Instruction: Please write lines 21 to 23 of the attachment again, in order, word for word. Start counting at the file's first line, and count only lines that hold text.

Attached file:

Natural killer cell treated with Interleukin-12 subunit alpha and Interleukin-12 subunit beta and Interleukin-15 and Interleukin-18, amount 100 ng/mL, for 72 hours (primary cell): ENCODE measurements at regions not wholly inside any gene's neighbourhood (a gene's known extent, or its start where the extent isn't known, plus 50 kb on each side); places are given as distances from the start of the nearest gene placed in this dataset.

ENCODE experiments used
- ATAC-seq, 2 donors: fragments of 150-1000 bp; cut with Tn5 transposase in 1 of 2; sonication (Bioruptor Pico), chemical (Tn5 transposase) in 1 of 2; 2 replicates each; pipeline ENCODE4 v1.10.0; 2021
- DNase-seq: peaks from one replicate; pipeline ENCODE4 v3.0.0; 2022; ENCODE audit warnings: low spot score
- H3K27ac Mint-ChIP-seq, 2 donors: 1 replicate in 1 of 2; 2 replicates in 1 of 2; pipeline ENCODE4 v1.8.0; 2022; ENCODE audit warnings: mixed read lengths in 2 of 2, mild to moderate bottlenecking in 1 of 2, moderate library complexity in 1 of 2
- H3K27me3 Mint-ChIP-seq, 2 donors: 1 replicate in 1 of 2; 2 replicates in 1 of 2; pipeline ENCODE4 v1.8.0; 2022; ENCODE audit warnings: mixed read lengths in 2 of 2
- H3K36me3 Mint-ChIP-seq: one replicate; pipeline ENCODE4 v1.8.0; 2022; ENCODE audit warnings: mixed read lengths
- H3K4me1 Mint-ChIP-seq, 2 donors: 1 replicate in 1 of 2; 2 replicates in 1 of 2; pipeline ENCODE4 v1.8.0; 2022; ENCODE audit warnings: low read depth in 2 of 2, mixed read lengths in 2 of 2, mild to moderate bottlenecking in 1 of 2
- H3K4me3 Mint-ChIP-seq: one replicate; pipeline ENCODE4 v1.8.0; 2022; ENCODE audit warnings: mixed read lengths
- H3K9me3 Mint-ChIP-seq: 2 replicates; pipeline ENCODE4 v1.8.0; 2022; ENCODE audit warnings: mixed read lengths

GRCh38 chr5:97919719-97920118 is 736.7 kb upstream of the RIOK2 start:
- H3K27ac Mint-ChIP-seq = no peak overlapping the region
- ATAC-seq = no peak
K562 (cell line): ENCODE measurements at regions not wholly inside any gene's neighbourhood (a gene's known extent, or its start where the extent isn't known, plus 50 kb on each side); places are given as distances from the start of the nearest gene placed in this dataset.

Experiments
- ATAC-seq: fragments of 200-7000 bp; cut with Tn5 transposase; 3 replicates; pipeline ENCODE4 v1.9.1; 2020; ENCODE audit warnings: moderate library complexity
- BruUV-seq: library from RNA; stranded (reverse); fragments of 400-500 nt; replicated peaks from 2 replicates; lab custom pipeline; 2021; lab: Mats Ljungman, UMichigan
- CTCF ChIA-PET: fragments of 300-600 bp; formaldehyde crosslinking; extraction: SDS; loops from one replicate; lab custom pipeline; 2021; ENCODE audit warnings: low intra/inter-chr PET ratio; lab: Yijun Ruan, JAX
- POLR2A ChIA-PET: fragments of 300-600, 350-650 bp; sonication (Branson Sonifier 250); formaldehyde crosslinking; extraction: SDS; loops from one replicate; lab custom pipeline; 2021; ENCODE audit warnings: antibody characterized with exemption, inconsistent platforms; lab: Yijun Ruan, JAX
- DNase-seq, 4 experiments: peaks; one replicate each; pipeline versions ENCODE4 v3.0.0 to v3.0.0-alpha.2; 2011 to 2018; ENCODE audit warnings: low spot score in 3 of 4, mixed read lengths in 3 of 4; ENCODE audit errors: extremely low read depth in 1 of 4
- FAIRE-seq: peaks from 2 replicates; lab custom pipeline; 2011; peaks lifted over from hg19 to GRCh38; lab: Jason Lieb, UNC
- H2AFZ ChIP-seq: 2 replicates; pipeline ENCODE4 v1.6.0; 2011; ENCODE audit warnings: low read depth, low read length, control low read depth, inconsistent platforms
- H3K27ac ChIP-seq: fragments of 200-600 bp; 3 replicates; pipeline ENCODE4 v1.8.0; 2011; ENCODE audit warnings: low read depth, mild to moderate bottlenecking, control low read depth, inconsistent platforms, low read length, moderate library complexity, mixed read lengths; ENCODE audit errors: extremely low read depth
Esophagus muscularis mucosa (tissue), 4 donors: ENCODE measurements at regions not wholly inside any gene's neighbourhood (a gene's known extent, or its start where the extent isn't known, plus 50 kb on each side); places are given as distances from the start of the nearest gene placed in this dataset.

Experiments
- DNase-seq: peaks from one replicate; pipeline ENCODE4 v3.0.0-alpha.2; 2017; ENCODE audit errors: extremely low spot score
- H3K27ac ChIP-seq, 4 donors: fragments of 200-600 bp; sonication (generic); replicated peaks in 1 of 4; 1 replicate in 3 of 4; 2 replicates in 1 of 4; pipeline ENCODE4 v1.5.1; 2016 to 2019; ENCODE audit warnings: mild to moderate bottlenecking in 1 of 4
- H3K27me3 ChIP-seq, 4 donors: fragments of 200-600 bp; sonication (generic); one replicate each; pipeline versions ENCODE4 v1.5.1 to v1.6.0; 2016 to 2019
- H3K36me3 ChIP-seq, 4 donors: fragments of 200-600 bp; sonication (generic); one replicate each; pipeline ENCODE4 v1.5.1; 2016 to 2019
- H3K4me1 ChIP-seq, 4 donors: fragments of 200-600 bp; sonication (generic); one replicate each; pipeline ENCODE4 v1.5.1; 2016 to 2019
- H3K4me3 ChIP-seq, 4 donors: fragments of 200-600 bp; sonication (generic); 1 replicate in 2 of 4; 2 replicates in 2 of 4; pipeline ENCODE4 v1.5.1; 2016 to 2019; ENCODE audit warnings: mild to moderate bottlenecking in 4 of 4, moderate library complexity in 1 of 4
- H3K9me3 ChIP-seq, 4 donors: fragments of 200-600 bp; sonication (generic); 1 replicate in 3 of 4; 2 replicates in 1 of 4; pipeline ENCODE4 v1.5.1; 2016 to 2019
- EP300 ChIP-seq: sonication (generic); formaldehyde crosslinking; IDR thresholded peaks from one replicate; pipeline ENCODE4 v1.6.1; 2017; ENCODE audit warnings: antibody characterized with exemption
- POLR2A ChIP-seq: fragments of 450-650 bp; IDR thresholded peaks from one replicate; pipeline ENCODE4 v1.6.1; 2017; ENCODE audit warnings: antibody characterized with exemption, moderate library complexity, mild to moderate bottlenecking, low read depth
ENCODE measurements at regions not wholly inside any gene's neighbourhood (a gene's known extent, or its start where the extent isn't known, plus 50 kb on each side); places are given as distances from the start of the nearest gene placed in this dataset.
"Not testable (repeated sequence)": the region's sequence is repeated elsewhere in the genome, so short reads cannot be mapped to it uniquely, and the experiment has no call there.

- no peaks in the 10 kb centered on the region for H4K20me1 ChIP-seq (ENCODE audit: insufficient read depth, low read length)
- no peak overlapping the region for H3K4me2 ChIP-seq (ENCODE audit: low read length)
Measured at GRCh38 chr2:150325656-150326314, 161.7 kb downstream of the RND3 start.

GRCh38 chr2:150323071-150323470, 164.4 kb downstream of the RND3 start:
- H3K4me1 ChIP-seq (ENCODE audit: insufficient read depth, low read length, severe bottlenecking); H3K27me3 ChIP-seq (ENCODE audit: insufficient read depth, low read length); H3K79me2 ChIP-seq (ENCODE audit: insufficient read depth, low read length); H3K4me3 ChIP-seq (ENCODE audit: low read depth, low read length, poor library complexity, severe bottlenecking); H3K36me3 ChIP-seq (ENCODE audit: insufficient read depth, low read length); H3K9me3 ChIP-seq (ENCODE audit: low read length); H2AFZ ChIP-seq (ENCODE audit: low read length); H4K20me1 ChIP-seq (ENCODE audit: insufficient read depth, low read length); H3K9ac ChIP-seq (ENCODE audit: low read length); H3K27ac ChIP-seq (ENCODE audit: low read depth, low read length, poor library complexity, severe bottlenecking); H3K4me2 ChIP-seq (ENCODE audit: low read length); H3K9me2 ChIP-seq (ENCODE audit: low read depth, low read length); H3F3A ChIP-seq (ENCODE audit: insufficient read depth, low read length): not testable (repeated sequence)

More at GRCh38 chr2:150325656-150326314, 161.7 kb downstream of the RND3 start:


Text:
- FAIRE-seq: peaks from 2 replicates; lab custom pipeline; 2011; peaks lifted over from hg19 to GRCh38; lab: Jason Lieb, UNC
- H2AFZ ChIP-seq: 2 replicates; pipeline ENCODE4 v1.6.0; 2011; ENCODE audit warnings: low read depth, low read length, control low read depth, inconsistent platforms
- H3K27ac ChIP-seq: fragments of 200-600 bp; 3 replicates; pipeline ENCODE4 v1.8.0; 2011; ENCODE audit warnings: low read depth, mild to moderate bottlenecking, control low read depth, inconsistent platforms, low read length, moderate library complexity, mixed read lengths; ENCODE audit errors: extremely low read depth